Many years ago, I was fortunate to study with a former Episcopal priest come shaman, Peter Calhoun, author of Soul on Fire. He and his wife Astrid took people on vision quests in the Southwest, especially Utah and Arizona. Although I never did a vision quest, Peter talked about Canyon de Chelly on Navajo land in northeast Arizona. Peter found the canyon to be sacred and his comment has been in my memory for almost two decades waiting for the right time for me to visit this sacred site.
Last year, my dear friend Val and I started planning another girls’ trip in the southwest where she now lives. I mentioned I really wanted to see Canyon de Chelly (pronounced deshay). Since we have visited Chaco Canyon twice and loved the experience, I knew that Canyon de Chelly would be the perfect place to explore next. On the land of the Navajo nation, the canyon is sacred to the native people who live there. We started planning our trip which was not as straight-forward as visiting most national monuments. Covid has hit the Navajo hard and the canyon was closed for 2 ½ years. They also protect access to the canyon as their spiritual land. There are roads to look down into the canyon that anyone can drive but to get down into the canyon proper requires a Navajo guide and a four-wheel drive vehicle.
Val picked me up at the Albuquerque airport, and after a quick lunch we headed northwest to the far corner of Arizona, not far from the famed Four Corners region. I always enjoy seeing the big sky, barren land and deep colors of New Mexico and Arizona. It is so foreign, beautifully desolate and grand compared to my lush, green Tennessee. I find the change refreshing as we watched the storms in the distance—you can actually see the rain falling from the clouds in the distance while still remaining in the sunshine. Just under four hours later, we arrived at the little town of Chinle, Arizona, checked into the Holiday Inn and had Navajo tacos in the adjacent restaurant. I love fry bread and it was the perfect start for our adventure.
The next morning, we were met with an unusually rainy and chilly day for our tour. But the rain didn’t last long and we were able to take off layers of clothes as the day went on. There are half day and whole day tours of the canyon and of course I wanted as much time as possible. We were the only two people taking the all day (6 hr) tour and our driver David quickly got us on the road. Now in the canyon, ‘road’ is a relative word, and because of the recent rains, the first part of the road was actually a river that we forded back and forth several times. But soon we were at the first pictographs in the canyon: horses, hands, Kokopelli (the flute-playing trickster god), lines representing water and other figures covered the sandstone walls. We also stopped by ancient Anasazi ruins tucked into the cliffs. When they were occupied a thousand years ago, the bottom of the canyon was 30 or more feet higher. But it is a testament to the builders that the mud bricks still remain and we can still wonder at their ancient civilization. Today, there are a few older Navajo that still live in the canyon during the summer.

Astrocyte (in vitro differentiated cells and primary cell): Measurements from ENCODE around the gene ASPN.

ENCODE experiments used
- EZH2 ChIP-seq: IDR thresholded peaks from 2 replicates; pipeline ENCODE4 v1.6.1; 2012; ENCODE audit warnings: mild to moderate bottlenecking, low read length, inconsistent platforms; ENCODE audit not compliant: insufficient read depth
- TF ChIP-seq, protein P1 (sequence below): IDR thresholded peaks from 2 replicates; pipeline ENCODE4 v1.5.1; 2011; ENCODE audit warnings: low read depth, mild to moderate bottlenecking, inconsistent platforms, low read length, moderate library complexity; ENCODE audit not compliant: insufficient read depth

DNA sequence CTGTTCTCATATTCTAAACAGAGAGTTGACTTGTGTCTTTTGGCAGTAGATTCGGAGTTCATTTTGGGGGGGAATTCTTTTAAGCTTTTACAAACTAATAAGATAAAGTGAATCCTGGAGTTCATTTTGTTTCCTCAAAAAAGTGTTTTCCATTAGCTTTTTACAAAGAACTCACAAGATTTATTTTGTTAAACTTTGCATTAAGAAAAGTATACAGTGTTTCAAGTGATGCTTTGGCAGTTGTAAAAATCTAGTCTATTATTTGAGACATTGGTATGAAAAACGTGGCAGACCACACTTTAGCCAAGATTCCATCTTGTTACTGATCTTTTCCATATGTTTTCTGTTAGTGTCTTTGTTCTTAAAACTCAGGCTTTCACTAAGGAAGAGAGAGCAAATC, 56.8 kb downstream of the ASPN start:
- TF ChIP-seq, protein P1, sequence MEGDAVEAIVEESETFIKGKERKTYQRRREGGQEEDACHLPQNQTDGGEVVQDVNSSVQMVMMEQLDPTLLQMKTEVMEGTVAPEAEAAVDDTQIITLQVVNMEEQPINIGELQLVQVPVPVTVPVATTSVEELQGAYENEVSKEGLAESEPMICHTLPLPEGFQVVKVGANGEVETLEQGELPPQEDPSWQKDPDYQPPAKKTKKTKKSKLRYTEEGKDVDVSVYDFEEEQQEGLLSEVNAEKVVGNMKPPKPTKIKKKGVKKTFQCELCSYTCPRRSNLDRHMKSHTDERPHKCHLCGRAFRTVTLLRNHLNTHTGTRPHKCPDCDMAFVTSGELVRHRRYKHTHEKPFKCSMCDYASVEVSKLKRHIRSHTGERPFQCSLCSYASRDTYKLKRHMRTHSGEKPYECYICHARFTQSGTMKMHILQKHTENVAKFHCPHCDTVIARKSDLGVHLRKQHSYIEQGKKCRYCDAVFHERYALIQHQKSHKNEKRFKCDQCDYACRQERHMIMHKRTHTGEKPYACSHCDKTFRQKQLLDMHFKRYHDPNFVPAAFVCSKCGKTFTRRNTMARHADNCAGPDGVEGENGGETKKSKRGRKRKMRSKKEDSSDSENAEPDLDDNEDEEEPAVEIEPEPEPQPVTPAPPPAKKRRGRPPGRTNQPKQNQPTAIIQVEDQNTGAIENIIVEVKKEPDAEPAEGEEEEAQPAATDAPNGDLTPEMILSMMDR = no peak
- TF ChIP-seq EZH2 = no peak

Every thirty minutes or so David would stop our vehicle and come alongside the back and tell us more stories and point out more wonderful things in his Navajo-accented English. David has taken visitors into the canyon for over twenty years, and on that day, I was very grateful for his detailed knowledge but, more importantly, his expert driving. The tours out of Thunderbird Lodge are in open Swiss Army vehicles that seat around ten on two bench seats. These heavy-duty six-wheel drive trucks were essential for the deeper parts of the canyon. Every once in awhile, David would get stuck, have to back up and engage more wheel power. Several times, Val and I just closed our eyes and counted on David’s expertise to get us over a very rough patch without rolling down the gully. We would later refer to the day as the “Raiders of the Lost Ark” tour. It was all an adventure and I love a good adventure. Our final destination was worth all the jostling and white-knuckle gripping, for the Cave of the Mummies is otherworldly and like walking in a dream. High in the cliffs were large Anasazi ruins, extensive and well preserved. We ate our lunch on a picnic table and reveled in the quiet wildness deep in that long canyon. David would give a shout and the echo would extend deep into the cliffs. We headed back to the canyon entrance and I enjoyed each new view of the 1000 foot rock walls in the changing light. Every moment was beautiful, new and ancient at the same time.
By the time we got back to the entrance we were both pretty tired from the long day of four-wheeling—make that six-wheeling. After quick supper of another delicious Navajo taco and a nice hot bath we were ready to lay down and just be still. But the memory of that beautiful land will linger and remain a highlight of my year. Peter Calhoun was so right, Canyon de Chelly is a very sacred place.